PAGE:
Eric S. Raymond, hacker icon, open source scholar, and lead developer of GPSD (an open source program used to communicate with GPS devices) is in need of a weatherproof enclosure capable of holding at least eight GPSs at a time, such that they can be readily used for software testing. He’s made a blog post asking for help from any Philadelphia-area makers who might be interested in helping out.
If you’ve got a spiffy new 3D printer, this might be a good use for it. If you’re interested, leave a comment on his blog.
Clever idea from Eric Rochow of GardenFork:
On Friday, I wrote about the development of amorphous or “glassy” metal alloys, in which the atoms are packed together with no regular crystal structure. At the microscopic level, almost all metals are made of crystal grains, which can be bigger or smaller depending on how the metal has been heat treated. Amorphous alloys, recall, are extremely unusual among metals because they can be cast without forming crystal grains at all.
At the opposite end of the spectrum are single crystal (SC or SX) alloys, which are mixtures of metals that can be cast in such a way that the entire object is essentially a single giant “grain,” i.e. one continuous crystal. Among minerals like quartz, large objects composed of a single crystal are fairly common; you also may have seen the large ingots of artificially-grown single-crystal silicon, known as “boules,” from which wafers are cut to make microchips and other semiconductor devices.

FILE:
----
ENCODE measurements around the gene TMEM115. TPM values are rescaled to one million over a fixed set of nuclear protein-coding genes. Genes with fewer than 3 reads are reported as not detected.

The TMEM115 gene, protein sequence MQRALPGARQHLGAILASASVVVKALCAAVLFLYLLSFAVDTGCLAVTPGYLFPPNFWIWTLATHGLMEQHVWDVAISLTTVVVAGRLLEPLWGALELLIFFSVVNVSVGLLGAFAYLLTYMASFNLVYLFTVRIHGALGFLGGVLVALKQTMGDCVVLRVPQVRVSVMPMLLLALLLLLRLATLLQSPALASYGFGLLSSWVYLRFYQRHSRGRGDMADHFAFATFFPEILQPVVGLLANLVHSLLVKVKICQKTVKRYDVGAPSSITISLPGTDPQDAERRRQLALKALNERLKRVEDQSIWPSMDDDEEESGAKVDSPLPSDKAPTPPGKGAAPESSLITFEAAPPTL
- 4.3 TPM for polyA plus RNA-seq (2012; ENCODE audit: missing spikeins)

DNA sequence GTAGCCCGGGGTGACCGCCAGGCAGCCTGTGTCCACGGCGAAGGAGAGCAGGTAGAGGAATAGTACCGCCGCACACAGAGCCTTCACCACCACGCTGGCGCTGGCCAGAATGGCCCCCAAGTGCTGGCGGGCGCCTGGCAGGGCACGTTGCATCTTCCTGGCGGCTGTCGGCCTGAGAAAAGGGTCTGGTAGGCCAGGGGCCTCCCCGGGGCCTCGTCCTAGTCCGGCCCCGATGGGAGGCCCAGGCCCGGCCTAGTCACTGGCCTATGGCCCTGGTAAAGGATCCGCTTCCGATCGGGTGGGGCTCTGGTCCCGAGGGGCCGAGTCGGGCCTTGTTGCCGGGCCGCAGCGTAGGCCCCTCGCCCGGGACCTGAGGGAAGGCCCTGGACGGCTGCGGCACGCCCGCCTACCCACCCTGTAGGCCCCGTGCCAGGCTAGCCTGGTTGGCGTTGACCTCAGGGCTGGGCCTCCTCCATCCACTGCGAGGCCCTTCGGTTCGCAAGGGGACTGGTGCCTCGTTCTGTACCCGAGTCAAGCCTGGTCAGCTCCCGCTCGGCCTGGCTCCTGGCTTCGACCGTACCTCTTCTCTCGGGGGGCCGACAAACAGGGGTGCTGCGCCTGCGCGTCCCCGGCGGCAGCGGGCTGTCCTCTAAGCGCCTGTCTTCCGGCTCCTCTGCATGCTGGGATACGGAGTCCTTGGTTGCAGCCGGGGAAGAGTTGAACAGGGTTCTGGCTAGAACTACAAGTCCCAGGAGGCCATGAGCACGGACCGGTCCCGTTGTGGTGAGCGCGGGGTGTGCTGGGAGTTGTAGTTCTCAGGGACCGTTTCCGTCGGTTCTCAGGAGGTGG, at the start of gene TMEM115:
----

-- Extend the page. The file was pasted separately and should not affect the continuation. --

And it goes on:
But when it comes to metals, single-crystal objects are outside of most people’s experience. Forming single-crystal metal objects requires both special alloys and special casting techniques. The alloys are almost always nickel-based, with as many as nine minor metal components including five or more percent chromium, cobalt, tungsten, tantalum, aluminum, and/or rhenium. The casting method is known as “directional solidification,” and involves carefully cooling a cast metal part starting at one end to guarantee a particular orientation of its crystal structure. That orientation is chosen, naturally, based on expected stresses in the finished part.
The primary application for single crystal superalloys is the manufacture of jet engine turbine blades, which must endure tremendous forces at extremely high temperatures for prolonged periods of time. Under such conditions, metals with a grain structure tend to “creep,” or slowly deform, along grain boundaries. Because single-crystal alloy parts have no grain boundaries, however, they are highly resistant to this kind of wear.